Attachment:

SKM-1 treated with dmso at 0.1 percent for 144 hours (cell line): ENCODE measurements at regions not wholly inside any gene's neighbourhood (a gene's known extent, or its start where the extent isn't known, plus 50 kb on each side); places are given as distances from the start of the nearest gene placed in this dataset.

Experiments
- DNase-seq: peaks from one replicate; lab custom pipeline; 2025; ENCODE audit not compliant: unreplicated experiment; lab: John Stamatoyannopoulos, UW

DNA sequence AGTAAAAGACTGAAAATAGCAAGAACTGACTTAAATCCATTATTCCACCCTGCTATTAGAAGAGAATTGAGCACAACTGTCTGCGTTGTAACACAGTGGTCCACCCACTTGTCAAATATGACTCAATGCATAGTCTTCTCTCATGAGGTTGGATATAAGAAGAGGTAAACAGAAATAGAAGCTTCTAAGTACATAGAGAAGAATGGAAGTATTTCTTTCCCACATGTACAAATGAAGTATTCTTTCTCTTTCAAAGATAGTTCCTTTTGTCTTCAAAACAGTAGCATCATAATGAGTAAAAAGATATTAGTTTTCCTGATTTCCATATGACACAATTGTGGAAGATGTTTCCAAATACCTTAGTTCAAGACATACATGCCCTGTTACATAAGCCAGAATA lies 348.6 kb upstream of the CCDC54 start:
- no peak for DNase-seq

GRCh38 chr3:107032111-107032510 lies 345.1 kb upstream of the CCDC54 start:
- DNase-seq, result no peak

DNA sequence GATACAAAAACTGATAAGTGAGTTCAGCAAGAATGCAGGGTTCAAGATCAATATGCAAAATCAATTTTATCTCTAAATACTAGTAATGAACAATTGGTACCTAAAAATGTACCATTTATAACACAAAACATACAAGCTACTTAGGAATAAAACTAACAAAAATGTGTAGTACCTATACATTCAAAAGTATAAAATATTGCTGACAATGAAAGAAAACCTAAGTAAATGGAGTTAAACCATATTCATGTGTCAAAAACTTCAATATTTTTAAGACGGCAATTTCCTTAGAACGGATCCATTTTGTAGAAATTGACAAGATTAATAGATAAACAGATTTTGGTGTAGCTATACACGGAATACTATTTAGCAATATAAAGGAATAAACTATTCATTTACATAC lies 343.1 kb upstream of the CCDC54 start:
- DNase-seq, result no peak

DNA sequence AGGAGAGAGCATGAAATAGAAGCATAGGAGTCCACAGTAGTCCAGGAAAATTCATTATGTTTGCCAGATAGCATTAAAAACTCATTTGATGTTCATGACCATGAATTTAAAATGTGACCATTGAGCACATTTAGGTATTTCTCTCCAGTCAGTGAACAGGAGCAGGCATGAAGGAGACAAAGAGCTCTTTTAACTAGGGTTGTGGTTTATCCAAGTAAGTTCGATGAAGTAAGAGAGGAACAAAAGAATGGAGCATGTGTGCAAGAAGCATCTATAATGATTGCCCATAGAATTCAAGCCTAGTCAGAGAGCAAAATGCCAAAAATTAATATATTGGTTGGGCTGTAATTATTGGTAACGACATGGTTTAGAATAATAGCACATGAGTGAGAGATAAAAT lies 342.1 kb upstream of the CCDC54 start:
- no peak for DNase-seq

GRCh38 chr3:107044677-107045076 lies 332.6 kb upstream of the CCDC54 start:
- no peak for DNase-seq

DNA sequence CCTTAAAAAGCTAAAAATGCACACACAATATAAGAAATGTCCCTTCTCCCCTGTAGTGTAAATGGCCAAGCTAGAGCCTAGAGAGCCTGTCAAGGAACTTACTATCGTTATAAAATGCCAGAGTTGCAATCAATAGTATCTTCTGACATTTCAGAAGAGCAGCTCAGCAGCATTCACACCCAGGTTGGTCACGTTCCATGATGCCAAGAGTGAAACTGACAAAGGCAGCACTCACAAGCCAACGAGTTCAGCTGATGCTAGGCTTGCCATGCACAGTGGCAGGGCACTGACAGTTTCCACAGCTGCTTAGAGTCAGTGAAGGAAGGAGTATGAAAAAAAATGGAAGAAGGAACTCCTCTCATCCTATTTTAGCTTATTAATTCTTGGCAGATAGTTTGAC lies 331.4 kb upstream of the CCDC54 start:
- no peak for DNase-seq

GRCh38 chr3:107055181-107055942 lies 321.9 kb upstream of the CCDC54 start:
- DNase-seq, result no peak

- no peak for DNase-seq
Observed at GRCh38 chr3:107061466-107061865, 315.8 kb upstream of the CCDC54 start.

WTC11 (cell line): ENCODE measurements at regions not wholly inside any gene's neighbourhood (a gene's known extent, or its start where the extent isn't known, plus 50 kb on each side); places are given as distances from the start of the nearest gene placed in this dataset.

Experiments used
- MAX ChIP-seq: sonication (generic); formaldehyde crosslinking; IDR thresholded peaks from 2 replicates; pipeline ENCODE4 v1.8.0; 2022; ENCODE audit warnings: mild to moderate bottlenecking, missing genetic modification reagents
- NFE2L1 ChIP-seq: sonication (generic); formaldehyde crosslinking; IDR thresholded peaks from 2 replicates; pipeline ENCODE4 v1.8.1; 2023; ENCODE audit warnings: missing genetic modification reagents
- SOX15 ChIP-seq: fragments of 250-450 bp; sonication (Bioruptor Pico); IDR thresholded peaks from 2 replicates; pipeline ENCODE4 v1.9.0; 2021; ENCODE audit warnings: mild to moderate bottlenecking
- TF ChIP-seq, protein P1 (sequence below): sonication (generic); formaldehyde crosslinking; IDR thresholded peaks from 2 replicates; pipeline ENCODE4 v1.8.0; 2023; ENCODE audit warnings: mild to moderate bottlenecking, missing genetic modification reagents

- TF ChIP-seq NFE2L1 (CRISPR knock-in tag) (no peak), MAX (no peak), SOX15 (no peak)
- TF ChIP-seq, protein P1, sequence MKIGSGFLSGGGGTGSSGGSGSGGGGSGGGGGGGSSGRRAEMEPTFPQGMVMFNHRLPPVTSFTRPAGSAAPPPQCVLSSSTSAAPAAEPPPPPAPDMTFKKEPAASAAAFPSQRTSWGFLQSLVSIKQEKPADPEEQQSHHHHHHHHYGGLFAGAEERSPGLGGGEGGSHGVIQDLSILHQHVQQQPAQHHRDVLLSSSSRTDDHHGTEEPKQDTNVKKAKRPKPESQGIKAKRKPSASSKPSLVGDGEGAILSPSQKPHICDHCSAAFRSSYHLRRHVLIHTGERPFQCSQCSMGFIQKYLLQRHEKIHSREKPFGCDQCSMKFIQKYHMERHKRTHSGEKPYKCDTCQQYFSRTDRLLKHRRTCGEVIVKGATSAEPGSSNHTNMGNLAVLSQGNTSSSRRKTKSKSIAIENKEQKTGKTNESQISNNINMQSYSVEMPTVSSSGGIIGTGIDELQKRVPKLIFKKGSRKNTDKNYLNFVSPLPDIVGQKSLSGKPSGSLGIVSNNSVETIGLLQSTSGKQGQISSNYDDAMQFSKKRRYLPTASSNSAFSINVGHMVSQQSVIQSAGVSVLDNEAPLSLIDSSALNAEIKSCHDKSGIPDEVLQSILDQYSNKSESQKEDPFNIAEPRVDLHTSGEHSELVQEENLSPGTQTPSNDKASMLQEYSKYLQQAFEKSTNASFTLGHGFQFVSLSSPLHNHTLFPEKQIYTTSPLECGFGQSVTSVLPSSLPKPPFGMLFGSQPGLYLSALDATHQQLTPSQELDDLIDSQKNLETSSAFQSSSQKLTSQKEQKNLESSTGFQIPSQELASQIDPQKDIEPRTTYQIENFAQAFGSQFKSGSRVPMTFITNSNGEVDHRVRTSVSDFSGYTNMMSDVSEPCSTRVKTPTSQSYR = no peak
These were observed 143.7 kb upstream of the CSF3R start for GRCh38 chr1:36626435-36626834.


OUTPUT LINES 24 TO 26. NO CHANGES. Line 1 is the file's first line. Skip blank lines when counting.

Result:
- SOX15 ChIP-seq: fragments of 250-450 bp; sonication (Bioruptor Pico); IDR thresholded peaks from 2 replicates; pipeline ENCODE4 v1.9.0; 2021; ENCODE audit warnings: mild to moderate bottlenecking
- TF ChIP-seq, protein P1 (sequence below): sonication (generic); formaldehyde crosslinking; IDR thresholded peaks from 2 replicates; pipeline ENCODE4 v1.8.0; 2023; ENCODE audit warnings: mild to moderate bottlenecking, missing genetic modification reagents

- TF ChIP-seq NFE2L1 (CRISPR knock-in tag) (no peak), MAX (no peak), SOX15 (no peak)